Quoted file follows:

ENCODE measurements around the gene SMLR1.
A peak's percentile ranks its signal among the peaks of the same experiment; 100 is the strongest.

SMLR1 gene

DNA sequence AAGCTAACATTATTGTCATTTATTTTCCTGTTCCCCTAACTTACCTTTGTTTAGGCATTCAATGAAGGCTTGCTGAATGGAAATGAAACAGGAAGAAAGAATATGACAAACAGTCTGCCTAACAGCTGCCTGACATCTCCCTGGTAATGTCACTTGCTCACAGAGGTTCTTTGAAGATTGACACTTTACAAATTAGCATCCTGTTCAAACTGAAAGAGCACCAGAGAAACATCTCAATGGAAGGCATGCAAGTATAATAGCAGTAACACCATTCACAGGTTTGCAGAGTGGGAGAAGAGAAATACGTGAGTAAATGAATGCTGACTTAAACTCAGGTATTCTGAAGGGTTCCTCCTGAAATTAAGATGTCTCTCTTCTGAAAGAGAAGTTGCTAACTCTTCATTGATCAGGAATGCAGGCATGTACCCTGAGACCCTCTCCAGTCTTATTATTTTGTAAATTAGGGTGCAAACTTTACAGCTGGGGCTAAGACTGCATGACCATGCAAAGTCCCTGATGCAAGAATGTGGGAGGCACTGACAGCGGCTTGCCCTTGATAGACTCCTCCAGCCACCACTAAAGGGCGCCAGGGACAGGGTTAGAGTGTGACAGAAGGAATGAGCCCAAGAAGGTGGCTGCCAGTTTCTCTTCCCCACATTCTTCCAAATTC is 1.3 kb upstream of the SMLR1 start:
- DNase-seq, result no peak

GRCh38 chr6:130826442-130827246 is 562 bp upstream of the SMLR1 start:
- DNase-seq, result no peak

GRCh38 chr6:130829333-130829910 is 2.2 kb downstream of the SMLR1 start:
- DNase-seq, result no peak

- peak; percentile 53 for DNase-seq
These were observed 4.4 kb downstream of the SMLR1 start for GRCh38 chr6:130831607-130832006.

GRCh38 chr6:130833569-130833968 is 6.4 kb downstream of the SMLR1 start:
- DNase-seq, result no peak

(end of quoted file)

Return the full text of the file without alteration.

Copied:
ENCODE measurements around the gene SMLR1.
A peak's percentile ranks its signal among the peaks of the same experiment; 100 is the strongest.

SMLR1 gene

DNA sequence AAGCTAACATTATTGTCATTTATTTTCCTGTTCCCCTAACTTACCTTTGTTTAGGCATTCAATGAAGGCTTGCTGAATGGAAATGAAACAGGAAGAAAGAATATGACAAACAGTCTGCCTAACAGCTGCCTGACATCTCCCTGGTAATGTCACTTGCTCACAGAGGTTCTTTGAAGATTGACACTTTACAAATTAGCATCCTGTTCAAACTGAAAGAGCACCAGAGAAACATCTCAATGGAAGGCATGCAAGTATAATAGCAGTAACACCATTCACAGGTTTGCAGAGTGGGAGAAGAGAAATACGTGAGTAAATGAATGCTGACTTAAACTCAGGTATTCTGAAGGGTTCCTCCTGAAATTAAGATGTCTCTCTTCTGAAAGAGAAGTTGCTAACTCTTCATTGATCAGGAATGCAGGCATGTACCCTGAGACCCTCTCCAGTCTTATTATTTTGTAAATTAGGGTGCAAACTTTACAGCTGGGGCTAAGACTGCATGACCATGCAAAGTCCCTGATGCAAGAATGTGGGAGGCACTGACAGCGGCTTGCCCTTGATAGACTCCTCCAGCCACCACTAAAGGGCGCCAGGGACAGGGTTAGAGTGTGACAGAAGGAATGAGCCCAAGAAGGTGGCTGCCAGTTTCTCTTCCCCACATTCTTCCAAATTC is 1.3 kb upstream of the SMLR1 start:
- DNase-seq, result no peak

GRCh38 chr6:130826442-130827246 is 562 bp upstream of the SMLR1 start:
- DNase-seq, result no peak

GRCh38 chr6:130829333-130829910 is 2.2 kb downstream of the SMLR1 start:
- DNase-seq, result no peak

- peak; percentile 53 for DNase-seq
These were observed 4.4 kb downstream of the SMLR1 start for GRCh38 chr6:130831607-130832006.

GRCh38 chr6:130833569-130833968 is 6.4 kb downstream of the SMLR1 start:
- DNase-seq, result no peak